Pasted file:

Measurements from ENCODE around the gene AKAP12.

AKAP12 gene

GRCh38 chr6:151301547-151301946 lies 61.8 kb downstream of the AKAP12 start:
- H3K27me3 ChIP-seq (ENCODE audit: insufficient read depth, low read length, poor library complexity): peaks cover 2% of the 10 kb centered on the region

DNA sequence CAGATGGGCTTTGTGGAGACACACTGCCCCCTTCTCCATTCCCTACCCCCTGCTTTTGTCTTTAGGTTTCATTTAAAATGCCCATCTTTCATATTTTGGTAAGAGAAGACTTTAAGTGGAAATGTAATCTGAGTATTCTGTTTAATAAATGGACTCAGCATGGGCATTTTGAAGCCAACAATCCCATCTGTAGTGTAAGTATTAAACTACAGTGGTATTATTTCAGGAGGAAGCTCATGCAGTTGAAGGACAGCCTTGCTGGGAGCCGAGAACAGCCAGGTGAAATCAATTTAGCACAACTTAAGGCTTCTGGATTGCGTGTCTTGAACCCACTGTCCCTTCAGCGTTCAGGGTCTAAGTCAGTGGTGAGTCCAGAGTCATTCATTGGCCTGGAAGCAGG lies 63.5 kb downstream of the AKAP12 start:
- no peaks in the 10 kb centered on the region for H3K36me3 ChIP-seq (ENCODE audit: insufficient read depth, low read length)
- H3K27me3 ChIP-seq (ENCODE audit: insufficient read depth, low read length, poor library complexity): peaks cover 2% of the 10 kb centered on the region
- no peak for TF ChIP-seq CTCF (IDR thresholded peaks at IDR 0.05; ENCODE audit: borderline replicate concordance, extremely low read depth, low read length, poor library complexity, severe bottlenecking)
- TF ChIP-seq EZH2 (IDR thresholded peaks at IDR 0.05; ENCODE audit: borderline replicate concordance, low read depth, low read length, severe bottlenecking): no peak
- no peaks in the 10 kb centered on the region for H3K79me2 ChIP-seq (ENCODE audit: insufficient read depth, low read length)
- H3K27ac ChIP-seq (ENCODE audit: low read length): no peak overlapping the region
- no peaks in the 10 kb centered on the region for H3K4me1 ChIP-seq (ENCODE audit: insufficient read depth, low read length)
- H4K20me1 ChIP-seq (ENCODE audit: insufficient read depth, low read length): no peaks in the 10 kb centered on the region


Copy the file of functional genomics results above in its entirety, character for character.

Measurements from ENCODE around the gene AKAP12.

AKAP12 gene

GRCh38 chr6:151301547-151301946 lies 61.8 kb downstream of the AKAP12 start:
- H3K27me3 ChIP-seq (ENCODE audit: insufficient read depth, low read length, poor library complexity): peaks cover 2% of the 10 kb centered on the region

DNA sequence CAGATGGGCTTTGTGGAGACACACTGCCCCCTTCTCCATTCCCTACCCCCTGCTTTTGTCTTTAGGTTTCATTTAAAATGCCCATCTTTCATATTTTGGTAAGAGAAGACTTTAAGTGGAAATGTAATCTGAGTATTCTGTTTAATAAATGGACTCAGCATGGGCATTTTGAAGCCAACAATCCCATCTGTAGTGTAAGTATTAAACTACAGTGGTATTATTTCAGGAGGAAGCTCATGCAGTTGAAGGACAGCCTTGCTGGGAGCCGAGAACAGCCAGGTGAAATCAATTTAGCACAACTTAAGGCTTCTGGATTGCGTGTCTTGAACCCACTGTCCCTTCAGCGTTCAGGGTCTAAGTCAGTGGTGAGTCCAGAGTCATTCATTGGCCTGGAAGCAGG lies 63.5 kb downstream of the AKAP12 start:
- no peaks in the 10 kb centered on the region for H3K36me3 ChIP-seq (ENCODE audit: insufficient read depth, low read length)
- H3K27me3 ChIP-seq (ENCODE audit: insufficient read depth, low read length, poor library complexity): peaks cover 2% of the 10 kb centered on the region
- no peak for TF ChIP-seq CTCF (IDR thresholded peaks at IDR 0.05; ENCODE audit: borderline replicate concordance, extremely low read depth, low read length, poor library complexity, severe bottlenecking)
- TF ChIP-seq EZH2 (IDR thresholded peaks at IDR 0.05; ENCODE audit: borderline replicate concordance, low read depth, low read length, severe bottlenecking): no peak
- no peaks in the 10 kb centered on the region for H3K79me2 ChIP-seq (ENCODE audit: insufficient read depth, low read length)
- H3K27ac ChIP-seq (ENCODE audit: low read length): no peak overlapping the region
- no peaks in the 10 kb centered on the region for H3K4me1 ChIP-seq (ENCODE audit: insufficient read depth, low read length)
- H4K20me1 ChIP-seq (ENCODE audit: insufficient read depth, low read length): no peaks in the 10 kb centered on the region